Getting started with Leostream is surprisingly simple. To start with, you’ll need to deploy a Gateway and a Broker VM. These are CentOS machines (if you’re a Scale Computing customer you can get likely some minimally configured, pre-packaged qcow appliances from Alan). You’ll need to punch a hole through your firewall for SSL traffic, and run a couple of simple commands on the VMs, but that’s it.

But I’m getting ahead of myself. The way it works is that Leostream has a small agent that you can deploy across the PCs in your fleet. When users hit the gateway they can be directed to their own (physical) desktop inside the organisation. They can then access their desktops remotely (using RDP, SSH, or VNC) over any browser that supports SSL and HTML5. So, rather than having to go out and grab a bunch of laptops, setup a VPN (or scale it out), and have a desktop image ready to go (along with the prerequisite VDI resources hosted somewhere), you can have your remote workforce working remotely from day 1. It comes with a Windows, Java, and Linux agent, so if you have users running macOS or Linux they can still come to the party.

I know I’ve done a bad job of describing the solution, so I recommend you check out this blog post instead.

 

Thoughts

I’m not at all passionate about VDI and End User Computing in the same way some people I know are. I always thought it was a neat solution that was frequently poorly executed and oftentimes cost a lot of money. But it’s a weird time for the world and, sadly, it might be something like a global pandemic that finally means that VDI gets its due as a useful solution for remote workers. I’d also like to point out that this is just a part of what Leostream can do. If you’re after something outside of the Scale Computing alliance – they can probably help you out.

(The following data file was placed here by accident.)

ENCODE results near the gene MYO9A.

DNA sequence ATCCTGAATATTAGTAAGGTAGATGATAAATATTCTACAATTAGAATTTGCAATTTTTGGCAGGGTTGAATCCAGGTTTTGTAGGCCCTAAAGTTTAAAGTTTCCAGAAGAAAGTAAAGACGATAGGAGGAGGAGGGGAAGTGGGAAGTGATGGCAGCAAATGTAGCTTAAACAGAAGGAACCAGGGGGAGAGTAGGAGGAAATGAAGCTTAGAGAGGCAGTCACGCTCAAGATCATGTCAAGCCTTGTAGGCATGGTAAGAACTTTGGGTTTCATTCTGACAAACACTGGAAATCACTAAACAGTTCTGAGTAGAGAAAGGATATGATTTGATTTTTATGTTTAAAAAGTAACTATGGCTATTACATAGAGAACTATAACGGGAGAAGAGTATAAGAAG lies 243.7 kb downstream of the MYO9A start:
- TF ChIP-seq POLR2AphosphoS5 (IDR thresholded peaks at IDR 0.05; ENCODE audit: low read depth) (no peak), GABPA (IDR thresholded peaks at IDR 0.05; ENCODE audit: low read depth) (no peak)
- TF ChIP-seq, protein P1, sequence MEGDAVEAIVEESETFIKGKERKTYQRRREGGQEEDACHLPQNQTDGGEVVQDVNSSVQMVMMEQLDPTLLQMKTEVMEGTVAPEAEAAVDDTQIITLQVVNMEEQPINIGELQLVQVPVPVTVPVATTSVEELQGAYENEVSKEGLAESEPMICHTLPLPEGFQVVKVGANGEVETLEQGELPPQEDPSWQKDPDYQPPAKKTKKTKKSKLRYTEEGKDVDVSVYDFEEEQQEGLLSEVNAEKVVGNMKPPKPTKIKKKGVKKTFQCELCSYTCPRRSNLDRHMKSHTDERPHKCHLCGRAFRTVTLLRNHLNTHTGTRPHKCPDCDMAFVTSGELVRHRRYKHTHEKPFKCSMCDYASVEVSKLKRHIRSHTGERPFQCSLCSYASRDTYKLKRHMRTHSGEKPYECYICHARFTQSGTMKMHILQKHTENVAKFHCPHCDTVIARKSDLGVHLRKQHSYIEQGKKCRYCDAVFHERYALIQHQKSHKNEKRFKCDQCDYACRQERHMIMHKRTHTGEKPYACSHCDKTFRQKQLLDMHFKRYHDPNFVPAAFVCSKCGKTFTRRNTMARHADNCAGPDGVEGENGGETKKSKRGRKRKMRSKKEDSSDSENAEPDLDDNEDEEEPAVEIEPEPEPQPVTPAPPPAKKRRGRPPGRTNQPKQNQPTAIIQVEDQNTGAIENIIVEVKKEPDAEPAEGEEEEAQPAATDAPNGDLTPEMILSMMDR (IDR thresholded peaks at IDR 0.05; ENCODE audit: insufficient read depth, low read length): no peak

I’ve spoken to Alan and the Scale Computing team about Leostream a few times now, and I really do like the idea of being able to bring users back into the network, rather than extending the network out to your users. You don’t have to go crazy acquiring a bunch of laptops or mobile devices for traditionally desk-bound users and re-imaging said laptops for those users. You don’t need to spend a tonne of cash on extra VPN connectivity or compute to support a bunch of new “desktop” VMs. Instead, in a fairly short amount of time, you can get users working the way they always have, with a minimum of fuss. This is exactly the kind of approach that I’ve come to expect from Scale Computing – keep it simple, easy to deploy, cost-conscious, and functional.